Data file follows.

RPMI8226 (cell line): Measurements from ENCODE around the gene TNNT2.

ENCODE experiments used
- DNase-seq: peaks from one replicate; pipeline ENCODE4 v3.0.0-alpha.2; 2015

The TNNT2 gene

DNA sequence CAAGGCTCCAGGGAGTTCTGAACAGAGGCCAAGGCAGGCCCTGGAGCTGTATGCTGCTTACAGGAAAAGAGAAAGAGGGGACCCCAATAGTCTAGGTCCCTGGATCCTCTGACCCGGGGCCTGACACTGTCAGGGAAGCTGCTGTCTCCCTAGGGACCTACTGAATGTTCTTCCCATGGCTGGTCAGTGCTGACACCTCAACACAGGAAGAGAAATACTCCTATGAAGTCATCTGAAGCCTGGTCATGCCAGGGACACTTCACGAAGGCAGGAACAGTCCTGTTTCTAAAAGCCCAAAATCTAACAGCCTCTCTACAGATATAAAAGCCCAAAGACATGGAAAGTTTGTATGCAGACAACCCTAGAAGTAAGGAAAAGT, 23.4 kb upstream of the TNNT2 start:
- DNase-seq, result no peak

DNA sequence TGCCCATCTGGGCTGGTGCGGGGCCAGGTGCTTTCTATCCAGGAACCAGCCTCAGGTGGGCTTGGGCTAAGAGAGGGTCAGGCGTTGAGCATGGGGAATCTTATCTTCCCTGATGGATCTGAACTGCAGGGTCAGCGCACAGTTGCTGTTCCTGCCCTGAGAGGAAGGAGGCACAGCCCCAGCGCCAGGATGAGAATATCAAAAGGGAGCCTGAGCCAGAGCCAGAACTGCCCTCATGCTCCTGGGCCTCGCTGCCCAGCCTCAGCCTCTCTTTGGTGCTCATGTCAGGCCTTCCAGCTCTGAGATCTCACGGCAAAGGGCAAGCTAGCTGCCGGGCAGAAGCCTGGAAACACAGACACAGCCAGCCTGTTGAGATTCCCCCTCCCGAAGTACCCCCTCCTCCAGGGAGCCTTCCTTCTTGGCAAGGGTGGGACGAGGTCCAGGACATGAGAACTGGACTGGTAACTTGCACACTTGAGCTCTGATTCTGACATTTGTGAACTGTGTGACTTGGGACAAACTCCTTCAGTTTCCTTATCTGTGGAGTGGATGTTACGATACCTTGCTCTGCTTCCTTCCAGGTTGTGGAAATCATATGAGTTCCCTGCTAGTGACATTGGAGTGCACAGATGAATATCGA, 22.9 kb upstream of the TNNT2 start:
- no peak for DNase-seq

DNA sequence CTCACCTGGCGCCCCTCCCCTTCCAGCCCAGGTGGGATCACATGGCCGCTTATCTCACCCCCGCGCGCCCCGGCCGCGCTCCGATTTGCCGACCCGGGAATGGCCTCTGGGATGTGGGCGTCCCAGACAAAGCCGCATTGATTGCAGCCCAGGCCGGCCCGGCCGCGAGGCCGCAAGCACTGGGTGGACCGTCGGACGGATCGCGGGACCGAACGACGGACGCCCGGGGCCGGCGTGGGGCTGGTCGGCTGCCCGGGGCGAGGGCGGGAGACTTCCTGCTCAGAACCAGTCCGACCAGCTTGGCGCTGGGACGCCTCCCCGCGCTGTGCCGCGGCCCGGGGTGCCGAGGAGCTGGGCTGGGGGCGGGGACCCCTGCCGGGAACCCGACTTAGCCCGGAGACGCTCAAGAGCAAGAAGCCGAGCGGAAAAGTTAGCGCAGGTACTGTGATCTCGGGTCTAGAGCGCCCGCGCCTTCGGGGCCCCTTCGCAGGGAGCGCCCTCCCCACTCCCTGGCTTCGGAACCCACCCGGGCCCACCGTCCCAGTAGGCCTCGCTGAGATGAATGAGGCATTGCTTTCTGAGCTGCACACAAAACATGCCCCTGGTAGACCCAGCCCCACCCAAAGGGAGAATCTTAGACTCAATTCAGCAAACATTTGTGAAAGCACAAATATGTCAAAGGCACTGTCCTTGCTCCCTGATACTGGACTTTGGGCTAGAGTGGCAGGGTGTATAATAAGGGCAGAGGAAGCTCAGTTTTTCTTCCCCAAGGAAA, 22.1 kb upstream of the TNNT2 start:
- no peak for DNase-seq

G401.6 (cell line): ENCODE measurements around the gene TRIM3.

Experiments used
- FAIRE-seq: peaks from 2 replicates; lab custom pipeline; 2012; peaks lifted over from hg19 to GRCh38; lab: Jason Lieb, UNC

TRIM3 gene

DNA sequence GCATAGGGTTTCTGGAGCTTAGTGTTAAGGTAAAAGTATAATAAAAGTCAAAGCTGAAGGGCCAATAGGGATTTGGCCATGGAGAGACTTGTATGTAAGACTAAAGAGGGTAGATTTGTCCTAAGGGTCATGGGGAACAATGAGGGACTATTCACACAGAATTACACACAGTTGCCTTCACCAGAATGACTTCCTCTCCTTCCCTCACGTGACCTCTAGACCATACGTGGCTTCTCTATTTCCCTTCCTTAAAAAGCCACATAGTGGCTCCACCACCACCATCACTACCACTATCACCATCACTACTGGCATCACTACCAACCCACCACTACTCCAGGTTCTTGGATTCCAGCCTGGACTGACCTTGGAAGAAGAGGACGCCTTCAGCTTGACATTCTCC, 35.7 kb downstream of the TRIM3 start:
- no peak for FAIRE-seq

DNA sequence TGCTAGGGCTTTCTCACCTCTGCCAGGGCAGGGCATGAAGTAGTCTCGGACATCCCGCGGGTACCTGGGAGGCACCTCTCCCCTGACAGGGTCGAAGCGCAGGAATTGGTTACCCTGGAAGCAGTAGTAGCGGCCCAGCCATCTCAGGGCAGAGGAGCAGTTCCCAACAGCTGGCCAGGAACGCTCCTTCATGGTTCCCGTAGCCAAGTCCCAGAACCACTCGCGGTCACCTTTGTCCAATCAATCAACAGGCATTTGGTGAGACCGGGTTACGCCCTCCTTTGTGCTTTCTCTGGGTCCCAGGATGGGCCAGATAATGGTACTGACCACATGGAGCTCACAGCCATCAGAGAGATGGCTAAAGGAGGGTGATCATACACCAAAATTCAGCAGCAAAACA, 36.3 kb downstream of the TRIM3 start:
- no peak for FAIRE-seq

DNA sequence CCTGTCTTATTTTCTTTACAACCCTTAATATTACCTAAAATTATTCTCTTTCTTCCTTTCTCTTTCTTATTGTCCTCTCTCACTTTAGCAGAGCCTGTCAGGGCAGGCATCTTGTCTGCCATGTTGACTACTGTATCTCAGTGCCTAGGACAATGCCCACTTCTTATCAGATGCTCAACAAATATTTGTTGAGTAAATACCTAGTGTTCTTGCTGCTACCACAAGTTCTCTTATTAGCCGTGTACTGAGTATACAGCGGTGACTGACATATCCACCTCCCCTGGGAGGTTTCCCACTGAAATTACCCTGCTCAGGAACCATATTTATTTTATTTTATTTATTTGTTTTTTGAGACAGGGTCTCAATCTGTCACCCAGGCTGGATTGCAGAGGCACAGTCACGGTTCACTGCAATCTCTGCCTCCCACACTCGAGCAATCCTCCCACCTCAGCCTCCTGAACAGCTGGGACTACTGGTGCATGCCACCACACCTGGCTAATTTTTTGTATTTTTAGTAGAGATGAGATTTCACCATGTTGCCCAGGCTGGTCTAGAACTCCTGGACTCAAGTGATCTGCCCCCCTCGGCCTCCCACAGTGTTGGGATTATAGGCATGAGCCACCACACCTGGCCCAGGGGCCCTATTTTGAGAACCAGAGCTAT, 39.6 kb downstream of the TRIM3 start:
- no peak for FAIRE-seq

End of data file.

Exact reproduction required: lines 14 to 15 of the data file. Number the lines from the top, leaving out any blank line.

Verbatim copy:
TRIM3 gene

DNA sequence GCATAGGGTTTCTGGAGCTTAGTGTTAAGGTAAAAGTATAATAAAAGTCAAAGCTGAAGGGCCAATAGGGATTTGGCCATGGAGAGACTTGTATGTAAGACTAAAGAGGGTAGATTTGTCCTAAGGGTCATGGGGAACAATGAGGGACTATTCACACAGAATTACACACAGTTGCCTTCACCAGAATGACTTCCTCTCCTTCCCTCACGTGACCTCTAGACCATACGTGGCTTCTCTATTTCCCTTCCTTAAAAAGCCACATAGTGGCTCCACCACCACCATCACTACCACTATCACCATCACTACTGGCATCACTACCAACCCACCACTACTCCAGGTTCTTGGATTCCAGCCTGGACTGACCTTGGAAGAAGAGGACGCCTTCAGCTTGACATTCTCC, 35.7 kb downstream of the TRIM3 start: